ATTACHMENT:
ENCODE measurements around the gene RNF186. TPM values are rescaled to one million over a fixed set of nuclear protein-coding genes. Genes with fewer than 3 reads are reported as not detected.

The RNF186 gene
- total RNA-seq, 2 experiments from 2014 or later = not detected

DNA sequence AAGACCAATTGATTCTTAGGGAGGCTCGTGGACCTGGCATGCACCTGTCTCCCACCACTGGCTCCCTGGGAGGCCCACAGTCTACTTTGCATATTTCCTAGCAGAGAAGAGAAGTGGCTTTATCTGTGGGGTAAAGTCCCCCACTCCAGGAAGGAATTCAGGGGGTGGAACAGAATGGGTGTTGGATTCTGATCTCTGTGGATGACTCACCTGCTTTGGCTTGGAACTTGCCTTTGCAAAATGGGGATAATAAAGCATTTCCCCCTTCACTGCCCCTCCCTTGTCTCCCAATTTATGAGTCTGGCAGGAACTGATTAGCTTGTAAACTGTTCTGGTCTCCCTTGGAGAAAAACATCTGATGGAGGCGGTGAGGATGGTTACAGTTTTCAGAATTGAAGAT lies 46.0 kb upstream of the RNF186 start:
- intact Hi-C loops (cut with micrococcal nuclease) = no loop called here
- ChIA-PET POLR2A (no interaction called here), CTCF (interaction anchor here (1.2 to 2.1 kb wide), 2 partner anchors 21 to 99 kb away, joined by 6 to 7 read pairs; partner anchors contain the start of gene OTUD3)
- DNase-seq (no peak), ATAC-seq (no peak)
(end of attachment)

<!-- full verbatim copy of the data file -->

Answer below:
ENCODE measurements around the gene RNF186. TPM values are rescaled to one million over a fixed set of nuclear protein-coding genes. Genes with fewer than 3 reads are reported as not detected.

The RNF186 gene
- total RNA-seq, 2 experiments from 2014 or later = not detected

DNA sequence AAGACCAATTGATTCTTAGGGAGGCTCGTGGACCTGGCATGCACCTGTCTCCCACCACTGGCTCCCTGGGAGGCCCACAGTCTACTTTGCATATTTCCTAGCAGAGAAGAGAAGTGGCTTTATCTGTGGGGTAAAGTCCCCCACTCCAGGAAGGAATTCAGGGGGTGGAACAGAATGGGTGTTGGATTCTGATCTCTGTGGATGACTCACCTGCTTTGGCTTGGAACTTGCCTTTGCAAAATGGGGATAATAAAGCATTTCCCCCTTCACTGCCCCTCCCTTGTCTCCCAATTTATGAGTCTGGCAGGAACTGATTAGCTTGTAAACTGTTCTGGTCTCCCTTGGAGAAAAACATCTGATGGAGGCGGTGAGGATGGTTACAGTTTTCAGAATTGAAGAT lies 46.0 kb upstream of the RNF186 start:
- intact Hi-C loops (cut with micrococcal nuclease) = no loop called here
- ChIA-PET POLR2A (no interaction called here), CTCF (interaction anchor here (1.2 to 2.1 kb wide), 2 partner anchors 21 to 99 kb away, joined by 6 to 7 read pairs; partner anchors contain the start of gene OTUD3)
- DNase-seq (no peak), ATAC-seq (no peak)